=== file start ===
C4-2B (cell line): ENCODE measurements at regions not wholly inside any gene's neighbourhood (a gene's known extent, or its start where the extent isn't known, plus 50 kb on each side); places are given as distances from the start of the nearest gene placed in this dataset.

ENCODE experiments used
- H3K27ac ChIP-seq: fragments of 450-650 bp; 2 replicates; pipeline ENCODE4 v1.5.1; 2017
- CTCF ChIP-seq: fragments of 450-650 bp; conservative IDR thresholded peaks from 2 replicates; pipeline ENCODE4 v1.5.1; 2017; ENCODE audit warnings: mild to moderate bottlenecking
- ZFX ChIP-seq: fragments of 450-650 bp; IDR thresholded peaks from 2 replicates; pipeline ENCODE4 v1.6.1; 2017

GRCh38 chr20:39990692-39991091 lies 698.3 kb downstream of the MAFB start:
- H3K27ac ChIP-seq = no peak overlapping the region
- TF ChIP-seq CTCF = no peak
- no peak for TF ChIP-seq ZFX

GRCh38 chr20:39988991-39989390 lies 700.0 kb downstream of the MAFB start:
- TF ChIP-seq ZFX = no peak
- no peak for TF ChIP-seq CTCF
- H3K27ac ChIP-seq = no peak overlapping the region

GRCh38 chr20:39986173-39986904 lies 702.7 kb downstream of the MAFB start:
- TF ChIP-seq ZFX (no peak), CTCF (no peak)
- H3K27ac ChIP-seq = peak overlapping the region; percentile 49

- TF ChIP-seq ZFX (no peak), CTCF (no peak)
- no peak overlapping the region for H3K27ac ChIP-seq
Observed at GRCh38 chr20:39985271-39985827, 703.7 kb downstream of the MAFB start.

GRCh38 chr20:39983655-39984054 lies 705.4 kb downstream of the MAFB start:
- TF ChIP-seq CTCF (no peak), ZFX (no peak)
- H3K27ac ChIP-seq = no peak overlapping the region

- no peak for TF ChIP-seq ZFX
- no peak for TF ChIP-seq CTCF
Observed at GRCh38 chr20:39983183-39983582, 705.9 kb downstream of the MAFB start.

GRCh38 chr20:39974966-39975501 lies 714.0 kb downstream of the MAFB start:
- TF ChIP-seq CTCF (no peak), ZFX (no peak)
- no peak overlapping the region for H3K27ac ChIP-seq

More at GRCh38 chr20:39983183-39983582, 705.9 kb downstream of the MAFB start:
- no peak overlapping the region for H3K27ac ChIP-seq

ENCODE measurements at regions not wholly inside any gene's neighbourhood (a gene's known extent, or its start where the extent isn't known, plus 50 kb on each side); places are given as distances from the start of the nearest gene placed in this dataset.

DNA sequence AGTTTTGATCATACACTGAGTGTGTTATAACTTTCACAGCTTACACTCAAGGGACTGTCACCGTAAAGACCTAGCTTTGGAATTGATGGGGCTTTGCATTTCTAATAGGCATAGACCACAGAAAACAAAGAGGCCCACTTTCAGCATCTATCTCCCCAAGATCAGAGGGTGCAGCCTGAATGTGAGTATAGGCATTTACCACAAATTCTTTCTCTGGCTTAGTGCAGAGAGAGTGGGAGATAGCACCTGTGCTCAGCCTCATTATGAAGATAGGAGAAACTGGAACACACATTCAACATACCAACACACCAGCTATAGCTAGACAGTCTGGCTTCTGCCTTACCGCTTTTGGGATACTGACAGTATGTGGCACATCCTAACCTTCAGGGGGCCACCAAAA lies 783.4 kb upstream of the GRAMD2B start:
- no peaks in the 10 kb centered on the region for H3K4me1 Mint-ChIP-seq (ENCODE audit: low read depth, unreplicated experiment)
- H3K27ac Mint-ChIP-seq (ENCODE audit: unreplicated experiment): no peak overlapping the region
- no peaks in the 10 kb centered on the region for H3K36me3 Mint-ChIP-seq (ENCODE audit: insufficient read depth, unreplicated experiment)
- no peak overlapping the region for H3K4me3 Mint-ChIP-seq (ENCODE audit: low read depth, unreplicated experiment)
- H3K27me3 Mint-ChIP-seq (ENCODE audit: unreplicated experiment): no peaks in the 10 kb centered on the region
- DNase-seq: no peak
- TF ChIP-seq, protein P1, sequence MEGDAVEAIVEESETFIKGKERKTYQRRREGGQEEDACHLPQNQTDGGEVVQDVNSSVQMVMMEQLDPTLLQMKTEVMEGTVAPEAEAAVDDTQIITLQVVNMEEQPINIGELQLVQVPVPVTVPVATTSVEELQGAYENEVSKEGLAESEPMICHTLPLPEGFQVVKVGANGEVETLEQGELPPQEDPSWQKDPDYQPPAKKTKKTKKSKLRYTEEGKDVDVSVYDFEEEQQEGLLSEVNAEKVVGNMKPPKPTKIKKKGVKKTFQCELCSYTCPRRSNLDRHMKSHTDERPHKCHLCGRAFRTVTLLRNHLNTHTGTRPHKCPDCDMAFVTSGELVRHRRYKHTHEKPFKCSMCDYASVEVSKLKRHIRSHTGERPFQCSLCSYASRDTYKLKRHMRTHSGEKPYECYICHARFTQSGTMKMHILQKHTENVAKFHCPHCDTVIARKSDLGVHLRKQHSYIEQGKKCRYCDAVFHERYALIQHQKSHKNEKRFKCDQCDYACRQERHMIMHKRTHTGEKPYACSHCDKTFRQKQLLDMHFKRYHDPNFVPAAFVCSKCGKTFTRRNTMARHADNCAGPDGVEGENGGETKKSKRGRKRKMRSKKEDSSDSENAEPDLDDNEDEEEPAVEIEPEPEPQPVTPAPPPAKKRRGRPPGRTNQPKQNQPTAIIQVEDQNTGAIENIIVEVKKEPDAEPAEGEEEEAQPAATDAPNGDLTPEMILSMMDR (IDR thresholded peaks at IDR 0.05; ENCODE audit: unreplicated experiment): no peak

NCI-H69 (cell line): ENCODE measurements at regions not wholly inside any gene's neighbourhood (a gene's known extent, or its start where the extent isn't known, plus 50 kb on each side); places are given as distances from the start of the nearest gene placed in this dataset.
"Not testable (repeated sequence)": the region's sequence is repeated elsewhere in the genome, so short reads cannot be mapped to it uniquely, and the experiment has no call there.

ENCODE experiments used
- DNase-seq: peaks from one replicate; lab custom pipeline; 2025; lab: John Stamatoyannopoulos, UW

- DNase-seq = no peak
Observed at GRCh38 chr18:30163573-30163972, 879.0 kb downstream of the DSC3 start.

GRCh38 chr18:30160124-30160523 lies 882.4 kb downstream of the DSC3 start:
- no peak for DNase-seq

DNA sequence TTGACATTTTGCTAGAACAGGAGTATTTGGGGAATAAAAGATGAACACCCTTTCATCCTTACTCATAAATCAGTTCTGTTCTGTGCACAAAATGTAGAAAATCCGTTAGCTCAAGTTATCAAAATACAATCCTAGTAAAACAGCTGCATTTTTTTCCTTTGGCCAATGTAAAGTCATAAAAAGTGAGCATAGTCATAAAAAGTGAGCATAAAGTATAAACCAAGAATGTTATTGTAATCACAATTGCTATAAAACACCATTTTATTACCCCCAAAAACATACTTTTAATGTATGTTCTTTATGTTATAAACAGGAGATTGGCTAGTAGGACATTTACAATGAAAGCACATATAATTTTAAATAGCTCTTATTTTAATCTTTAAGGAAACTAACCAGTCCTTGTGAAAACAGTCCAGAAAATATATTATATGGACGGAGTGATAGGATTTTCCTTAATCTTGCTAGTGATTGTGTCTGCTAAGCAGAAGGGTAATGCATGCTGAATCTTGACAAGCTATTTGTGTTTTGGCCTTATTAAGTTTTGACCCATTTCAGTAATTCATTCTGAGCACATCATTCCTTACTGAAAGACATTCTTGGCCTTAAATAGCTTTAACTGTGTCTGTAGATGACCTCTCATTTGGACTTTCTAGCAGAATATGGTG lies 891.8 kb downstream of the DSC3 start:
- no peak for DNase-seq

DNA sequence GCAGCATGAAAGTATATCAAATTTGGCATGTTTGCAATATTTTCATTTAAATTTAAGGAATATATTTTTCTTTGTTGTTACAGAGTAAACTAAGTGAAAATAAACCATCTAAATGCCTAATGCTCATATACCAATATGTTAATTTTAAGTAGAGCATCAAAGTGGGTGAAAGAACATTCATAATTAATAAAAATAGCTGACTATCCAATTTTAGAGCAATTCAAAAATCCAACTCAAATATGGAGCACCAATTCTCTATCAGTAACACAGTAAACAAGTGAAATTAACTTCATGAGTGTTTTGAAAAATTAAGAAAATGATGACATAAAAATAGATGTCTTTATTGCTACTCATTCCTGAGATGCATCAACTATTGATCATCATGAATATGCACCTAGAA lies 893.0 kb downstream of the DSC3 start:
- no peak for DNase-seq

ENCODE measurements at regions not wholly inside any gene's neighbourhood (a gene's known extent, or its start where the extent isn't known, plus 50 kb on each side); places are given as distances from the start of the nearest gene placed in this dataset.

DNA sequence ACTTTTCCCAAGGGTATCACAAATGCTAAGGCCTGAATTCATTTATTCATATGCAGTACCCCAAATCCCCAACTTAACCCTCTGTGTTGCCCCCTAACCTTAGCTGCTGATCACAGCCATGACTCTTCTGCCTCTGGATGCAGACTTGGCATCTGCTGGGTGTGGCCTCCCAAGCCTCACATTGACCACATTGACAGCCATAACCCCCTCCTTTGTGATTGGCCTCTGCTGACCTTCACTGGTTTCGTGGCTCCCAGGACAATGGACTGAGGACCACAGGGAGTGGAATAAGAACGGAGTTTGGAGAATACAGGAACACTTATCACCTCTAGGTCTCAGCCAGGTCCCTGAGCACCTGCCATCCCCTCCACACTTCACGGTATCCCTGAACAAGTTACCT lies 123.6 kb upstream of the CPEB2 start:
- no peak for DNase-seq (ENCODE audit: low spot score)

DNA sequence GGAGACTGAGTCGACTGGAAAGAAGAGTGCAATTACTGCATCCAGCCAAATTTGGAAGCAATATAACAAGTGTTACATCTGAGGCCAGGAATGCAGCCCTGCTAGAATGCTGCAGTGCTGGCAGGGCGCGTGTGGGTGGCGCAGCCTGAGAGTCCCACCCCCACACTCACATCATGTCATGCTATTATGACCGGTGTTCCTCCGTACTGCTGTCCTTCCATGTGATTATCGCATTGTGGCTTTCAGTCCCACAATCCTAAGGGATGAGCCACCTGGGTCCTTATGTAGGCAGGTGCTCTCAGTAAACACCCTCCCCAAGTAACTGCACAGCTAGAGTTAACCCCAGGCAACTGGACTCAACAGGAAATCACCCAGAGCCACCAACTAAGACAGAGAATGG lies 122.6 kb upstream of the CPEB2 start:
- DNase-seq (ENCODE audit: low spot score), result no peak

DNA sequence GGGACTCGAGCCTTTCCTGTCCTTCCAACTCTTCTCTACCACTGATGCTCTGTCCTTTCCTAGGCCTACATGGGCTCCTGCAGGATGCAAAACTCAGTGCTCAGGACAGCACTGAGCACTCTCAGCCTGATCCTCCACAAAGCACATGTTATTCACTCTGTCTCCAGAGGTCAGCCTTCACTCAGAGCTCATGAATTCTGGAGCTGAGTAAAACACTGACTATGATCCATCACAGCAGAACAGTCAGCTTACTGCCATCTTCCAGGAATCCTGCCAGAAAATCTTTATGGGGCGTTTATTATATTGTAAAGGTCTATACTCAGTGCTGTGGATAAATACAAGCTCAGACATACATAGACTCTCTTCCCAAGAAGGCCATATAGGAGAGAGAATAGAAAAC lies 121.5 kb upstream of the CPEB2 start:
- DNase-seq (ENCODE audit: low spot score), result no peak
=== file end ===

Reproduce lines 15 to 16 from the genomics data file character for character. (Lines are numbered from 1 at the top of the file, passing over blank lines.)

- TF ChIP-seq ZFX (no peak), CTCF (no peak)
- H3K27ac ChIP-seq = peak overlapping the region; percentile 49